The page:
Gone Home is pretty coy.
I appreciate this sort of thing as someone who made a lot of jokes about speedruns and noscoping a game where the most difficult task is finding a light switch without peripheral vision. I think I’m a little happier having gone through the game knowing just enough about it to know there wouldn’t be any ghosts or murders, though it’s ideal I didn’t know the ending, because it surprised me by being a happy one.
That’s something I really can’t forgive or relate to; I relate a lot more to Merritt Kopas reacting to Gone Home than I do to Gone Home.
(Gone Home does a lot right, too. Sorry if this sounds harsh right now, but this one’s about me this time.)
I can’t disagree with Ian Bogost’s review of Gone Home—it’s melodrama, though charming melodrama, and the substance is thin, and I’m not going to let Sam get away with that just because she’s supposed to be a teen. Still, when Merritt says what she does about Gone Home, I feel that tug, and I can’t help it, oh no, this is going to hurt.
Which is terribly unfair because I also agree with Bogost that it doesn’t really deserve the reaction it is generating from me. Even Merritt knows she’s bringing all of her own stuff into the game and that’s why it’s doing what it does to her. I have read Jeanette Winterson, so why do I feel this way, why is this happening anyway, and why did I cry in the lap of someone I really care about while watching the season finale of Sailor Moon last week, tilting my head so they wouldn’t see?
The answer is probably there are a lot of problems in there. The other answer is that while Gone Home may be too neat, too melodramatic, just not quite full enough, it is an empty house, and you can fill it with what you bring to it. Gone Home allows for a certain kind of connection and a certain kind of experience to be brought in that could never, ever be brought in—to use a pertinent example—Bioshock.
I hope it doesn’t sound like I’m excusing their faults when I say video games are good vehicles for projection, but they are, like the threadbare melodrama of season two of Sailor Moon (about as nineties for me as Lisa Frank binders for me) a place where a lot of me comes to rest. That’s not exactly to Sailor Moon’s credit, or Gone Home, which I guess I am supposed to be talking about. Simply, Gone Home has room in it for us, and it can let Merritt in, and she wrote about it, and that let me in too, and I’m glad to be there even if I’m happy to be there more for what I brought in than what the designers left.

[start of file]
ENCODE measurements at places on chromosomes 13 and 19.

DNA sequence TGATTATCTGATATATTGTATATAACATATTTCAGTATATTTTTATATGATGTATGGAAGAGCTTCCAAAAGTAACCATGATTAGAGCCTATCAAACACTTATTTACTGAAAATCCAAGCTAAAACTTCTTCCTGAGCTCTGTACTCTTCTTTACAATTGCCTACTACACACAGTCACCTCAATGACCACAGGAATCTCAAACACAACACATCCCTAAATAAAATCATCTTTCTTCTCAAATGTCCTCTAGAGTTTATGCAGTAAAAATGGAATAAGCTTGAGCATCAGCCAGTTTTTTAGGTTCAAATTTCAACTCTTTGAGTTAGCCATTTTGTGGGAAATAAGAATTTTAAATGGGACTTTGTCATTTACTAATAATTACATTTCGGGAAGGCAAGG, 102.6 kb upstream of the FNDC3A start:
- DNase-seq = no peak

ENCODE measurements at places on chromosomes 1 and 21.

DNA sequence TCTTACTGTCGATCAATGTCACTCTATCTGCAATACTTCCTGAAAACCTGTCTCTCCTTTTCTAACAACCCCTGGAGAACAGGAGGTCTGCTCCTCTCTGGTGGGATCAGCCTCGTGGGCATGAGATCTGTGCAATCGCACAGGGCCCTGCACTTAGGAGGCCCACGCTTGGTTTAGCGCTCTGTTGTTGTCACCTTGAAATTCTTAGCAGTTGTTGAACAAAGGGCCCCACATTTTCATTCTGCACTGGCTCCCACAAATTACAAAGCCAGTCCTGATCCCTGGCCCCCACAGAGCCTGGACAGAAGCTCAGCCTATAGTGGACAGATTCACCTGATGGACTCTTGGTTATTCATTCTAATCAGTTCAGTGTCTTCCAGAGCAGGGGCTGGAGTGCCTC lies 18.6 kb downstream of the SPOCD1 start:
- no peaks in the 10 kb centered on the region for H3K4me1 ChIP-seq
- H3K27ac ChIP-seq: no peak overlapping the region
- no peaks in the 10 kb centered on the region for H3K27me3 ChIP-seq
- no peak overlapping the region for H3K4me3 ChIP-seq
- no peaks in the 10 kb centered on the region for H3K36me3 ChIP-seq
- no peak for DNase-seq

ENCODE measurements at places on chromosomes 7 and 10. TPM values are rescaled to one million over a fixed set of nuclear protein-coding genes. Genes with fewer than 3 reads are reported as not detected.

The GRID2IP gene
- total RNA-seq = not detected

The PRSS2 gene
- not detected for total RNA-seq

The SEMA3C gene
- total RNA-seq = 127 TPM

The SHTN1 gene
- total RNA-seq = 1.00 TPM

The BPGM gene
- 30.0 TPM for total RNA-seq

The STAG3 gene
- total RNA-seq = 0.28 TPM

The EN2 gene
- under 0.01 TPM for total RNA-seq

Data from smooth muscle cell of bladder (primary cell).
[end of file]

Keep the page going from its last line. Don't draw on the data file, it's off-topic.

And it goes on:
Not everyone, not even other queer women, feel like Gone Home lets them in, perhaps in the same way that most other games (and let’s face it, most everything else too) are, at some level, always trying to kick me out. Which has nothing at all to do with art. Hemingway doesn’t want me, even though I can read it and like it (love it). Access is different from craft. It’s structure rather than execution, and that’s not good because really good art is that which is executed at the highest possible level. It’s not the ideas and the themes, but how they’re realized, and I learned this in creative writing programs by heart.
They are right. To write like a writer, we read good writers, who wrote in a way I wanted to match about subjects I couldn’t relate to, feeling progressively more upset and alienated and possibly insane because even when it let me in, there was nothing there, and no room for me. Well now I know why and it’s really my fault for not doing anything about it earlier. But it is now impossible to ignore how much access matters even if execution is what actually takes us to the Real Thing. It’s also something I can credit to the work, when access feels more like something I should credit me or critics but now I’m not sure. “It shouldn’t be remarkable, but it is.” And it is.
Unlike Merritt who mourns her childhood, what’s lost to me is so dead I can’t even miss it. Or maybe I am wrong, and there is a house somewhere that will let me in, and I will be able to bring to it all the things I have missed. Here I am, after all, reading all this into a game I finished less than two hours ago, and this is all really happening and deserving doesn’t enter into the equation. Just can’t fucking help ourselves I guess.